Makes about 1 quart. The recipe can easily be halved if desired.

You can take about 1/4 cup of tomato paste, mix in a couple tablespoons of the mix and serve it on pasta. You can mix 1/4 cup of the mixture into your rice cooker with the dried rice and water to create a tasty side dish. You can mix the paste in with mashed potatoes. You can spread it on a piece of rye bread that has been toasted. You can serve it as a warm dip with crackers or pita chips. You can eat it on a sandwich with just some cheese. Or you can cover a piece of white fish with it and bake it in the oven to make Caramelized Fennel and Onion Covered Tilapia. Or you could purchase a pre-made tart crust and make Caramelized Fennel and Onion tart.

Caramelized Fennel- and Onion-Covered Tilapia
1 4-6 ounce Tilapia filet
1/4 cup of caramelized fennel and onion
sprinkle of salt and pepper
1/2 tablespoon of olive oil for coating the pan

Preheat your oven to 350-degrees F. If using a cast-iron skillet place it over medium heat and let it warm up. Other skillets or casserole dishes don't need to warm up first. Once it is warm, turn off the flame and swirl oil over the bottom of the skillet. Place the fillet in the skillet and cover it with the spread. Shake the skillet back and forth to make sure the fish can move, if it can't, gently nudge it with a spatula. Place it in the center of the oven and let it cook for about 20 minutes. Depending on the thickness of your fish and the type of dish you're cooking it in you'll have varying cooking times. Simply move some of the spread away from a small spot on the fish, stick your fork into the filet and see if it starts to flake apart. It should be opaque clear through. Return it to the oven and let it cook for a few more minutes if necessary. Once it is finished, remove it from the skillet and place it over rice with a small green salad for a completely simple but totally delicious dinner.

Caramelized Fennel and Onion Tart
1 pre-made tart shell
1 cup of fennel and onion spread
1/4 cup (or less) of grated parmesan cheese

Preheat your oven to 350 degrees F (or according to the directions on your pie shell package). Spread the fennel and onion spread over the bottom of the crust and sprinkle with the cheese. Place it in the center of your oven for 45-50 minutes, or until the edges of the pie get golden brown and crispy. Makes a great addition to scrambled eggs for brunch, or it goes remarkably well with a bowl of soup for lunch.

No matter what you decide to do with it, you can keep the puree in an air-tight jar in your refrigerator for a couple of weeks. Or you can freeze it in smaller portions that will keep for 3-6 months. No matter what you do with your alchemical creation, I hope you enjoy it as much as I do, even if it doesn't inspire you to do the happy food dance.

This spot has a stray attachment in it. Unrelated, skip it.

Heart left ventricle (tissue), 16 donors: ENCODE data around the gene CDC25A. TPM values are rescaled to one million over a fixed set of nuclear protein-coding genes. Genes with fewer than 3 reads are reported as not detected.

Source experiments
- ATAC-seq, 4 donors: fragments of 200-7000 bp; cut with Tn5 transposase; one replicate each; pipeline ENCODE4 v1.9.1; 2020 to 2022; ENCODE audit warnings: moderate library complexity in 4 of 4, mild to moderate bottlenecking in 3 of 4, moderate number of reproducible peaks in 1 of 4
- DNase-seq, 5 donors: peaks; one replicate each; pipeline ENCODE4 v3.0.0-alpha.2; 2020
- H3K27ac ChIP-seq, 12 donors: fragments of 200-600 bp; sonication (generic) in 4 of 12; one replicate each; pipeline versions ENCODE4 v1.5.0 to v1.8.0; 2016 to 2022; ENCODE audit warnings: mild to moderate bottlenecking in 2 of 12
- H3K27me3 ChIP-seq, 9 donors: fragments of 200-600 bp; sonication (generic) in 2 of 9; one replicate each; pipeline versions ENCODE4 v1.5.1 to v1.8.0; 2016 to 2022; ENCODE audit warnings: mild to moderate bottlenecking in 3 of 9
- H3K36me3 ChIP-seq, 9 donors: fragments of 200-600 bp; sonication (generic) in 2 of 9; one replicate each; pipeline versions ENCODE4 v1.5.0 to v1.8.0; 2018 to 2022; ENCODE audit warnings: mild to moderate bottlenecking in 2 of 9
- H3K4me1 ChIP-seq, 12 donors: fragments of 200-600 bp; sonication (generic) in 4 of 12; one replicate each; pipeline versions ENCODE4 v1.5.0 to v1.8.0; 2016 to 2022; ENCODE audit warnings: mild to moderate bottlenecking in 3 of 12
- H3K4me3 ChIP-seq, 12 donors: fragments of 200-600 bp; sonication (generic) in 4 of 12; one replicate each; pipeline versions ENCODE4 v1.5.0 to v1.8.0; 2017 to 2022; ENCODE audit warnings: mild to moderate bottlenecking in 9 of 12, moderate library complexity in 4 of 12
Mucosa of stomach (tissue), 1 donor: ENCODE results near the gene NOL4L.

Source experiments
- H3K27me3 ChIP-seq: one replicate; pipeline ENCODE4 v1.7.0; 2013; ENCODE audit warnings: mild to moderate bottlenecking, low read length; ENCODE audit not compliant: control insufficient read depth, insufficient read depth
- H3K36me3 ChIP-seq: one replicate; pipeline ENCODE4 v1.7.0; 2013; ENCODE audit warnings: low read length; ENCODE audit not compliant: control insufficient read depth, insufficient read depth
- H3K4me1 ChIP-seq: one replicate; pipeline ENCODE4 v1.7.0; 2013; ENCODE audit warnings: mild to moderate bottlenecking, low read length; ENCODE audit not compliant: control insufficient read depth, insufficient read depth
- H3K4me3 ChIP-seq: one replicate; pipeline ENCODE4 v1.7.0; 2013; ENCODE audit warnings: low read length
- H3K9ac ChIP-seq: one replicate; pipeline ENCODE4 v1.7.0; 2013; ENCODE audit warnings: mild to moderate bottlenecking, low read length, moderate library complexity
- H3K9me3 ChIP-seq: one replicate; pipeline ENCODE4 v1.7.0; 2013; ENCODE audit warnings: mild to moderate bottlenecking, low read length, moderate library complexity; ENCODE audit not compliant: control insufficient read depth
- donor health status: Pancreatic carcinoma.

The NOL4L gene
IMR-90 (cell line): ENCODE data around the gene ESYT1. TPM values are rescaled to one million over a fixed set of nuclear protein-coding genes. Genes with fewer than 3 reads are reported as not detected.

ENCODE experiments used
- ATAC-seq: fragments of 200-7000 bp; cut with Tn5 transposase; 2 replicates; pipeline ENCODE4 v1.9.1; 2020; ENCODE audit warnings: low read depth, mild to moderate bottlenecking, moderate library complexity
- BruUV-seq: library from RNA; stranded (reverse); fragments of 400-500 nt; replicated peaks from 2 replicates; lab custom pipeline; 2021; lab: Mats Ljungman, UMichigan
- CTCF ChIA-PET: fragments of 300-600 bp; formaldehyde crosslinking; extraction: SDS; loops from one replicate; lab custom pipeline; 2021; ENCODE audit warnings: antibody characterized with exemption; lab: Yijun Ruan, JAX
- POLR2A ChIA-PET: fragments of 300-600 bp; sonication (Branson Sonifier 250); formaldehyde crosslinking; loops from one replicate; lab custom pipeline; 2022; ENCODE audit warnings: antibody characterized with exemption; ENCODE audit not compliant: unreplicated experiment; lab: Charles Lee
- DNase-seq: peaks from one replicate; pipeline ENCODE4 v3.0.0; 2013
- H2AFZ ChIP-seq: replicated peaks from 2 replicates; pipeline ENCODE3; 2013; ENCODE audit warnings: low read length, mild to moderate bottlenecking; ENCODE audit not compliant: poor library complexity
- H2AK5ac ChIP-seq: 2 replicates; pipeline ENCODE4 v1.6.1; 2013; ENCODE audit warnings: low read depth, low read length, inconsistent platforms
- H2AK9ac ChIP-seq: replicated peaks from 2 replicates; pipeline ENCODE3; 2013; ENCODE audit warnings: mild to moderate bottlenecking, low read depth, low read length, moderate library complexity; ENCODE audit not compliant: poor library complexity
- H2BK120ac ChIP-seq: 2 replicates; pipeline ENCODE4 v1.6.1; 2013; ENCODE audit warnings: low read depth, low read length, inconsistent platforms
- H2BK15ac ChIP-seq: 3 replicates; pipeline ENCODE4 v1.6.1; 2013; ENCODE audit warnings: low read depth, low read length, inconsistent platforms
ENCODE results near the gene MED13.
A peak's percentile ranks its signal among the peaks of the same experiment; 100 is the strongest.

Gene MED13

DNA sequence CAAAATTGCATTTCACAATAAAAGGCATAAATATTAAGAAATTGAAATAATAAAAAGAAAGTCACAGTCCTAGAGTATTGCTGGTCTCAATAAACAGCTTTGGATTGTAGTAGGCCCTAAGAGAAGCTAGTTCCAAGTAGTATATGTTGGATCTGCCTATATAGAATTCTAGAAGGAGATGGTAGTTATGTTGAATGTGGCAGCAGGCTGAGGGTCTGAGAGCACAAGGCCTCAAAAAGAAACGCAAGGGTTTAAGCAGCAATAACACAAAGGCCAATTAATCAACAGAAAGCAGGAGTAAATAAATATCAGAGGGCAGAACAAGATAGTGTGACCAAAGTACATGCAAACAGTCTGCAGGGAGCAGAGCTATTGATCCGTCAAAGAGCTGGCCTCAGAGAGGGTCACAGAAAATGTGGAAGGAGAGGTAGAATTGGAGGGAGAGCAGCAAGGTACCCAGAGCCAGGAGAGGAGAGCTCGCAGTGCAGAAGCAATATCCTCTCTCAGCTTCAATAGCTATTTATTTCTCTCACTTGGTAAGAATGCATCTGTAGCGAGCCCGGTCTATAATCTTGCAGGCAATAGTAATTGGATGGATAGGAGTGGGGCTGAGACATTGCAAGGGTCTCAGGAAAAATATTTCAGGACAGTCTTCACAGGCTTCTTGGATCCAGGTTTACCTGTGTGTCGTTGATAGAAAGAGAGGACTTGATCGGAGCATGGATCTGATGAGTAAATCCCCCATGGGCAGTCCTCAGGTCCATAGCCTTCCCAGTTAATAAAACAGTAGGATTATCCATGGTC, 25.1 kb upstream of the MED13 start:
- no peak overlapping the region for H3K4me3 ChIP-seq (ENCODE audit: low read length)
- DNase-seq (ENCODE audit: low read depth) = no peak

GB store

Donny B / April 24, 2009 9:57 AM

"Cut the green part of the fennel and discard. Cut the base off the fennel and discard. Separate the stalks from the center (it grows similar to celery) and rinse well to remove any dirt."

But do you then use both the stalks and the center, or just the center? And when using the center, do you remove the outermost layer? That always seems to me a little too tough to work with.

I love onion jam made from cooking onions down for hours (usually adding balsamic vinegar and maybe some apricot marmalade) so this sounds great.

Andrew Huff / May 12, 2009 4:45 PM

Donny, the green stalks are pretty much inedible -- too much tough, fibrous strings in there -- but the whole white portion can be used. The outer white portion may be too tough to eat raw, but it'll cook down just fine.

Technical Chef / May 15, 2009 4:00 PM

A true kitchen wastes nothing!

Trim the skinny leaves off the stalks and use them as a delicate garnish for fish, salads, or anything.

Toss the whole green stalks into a soup or stock to give a slight licorice flavor. Remove the stalks before serving.

GB store

Feature Thu Dec 31 2015

The State of Food Writing

By Brandy Gonsoulin

In 2009, food blogging, social media and Yelp were gaining popularity, and America's revered gastronomic magazine Gourmet shuttered after 68 years in business. Former Cook's Illustrated editor-in-chief Chris Kimball followed with an editorial, stating that "The shuttering of Gourmet reminds...
Read this feature »

GB store



Drive-Thru on Flickr

Join the Drive-Thru Flickr Pool.

About Drive-Thru

Drive-Thru is the food and drink section of Gapers Block, covering the city's vibrant dining, drinking and cooking scene. More...
Please see our submission guidelines.

Editor: Robyn Nisi,
Drive-Thru staff inbox:



 Subscribe in a reader.

GB store

GB Store

GB Buttons $1.50

GB T-Shirt $12

I ✶ Chi T-Shirts $15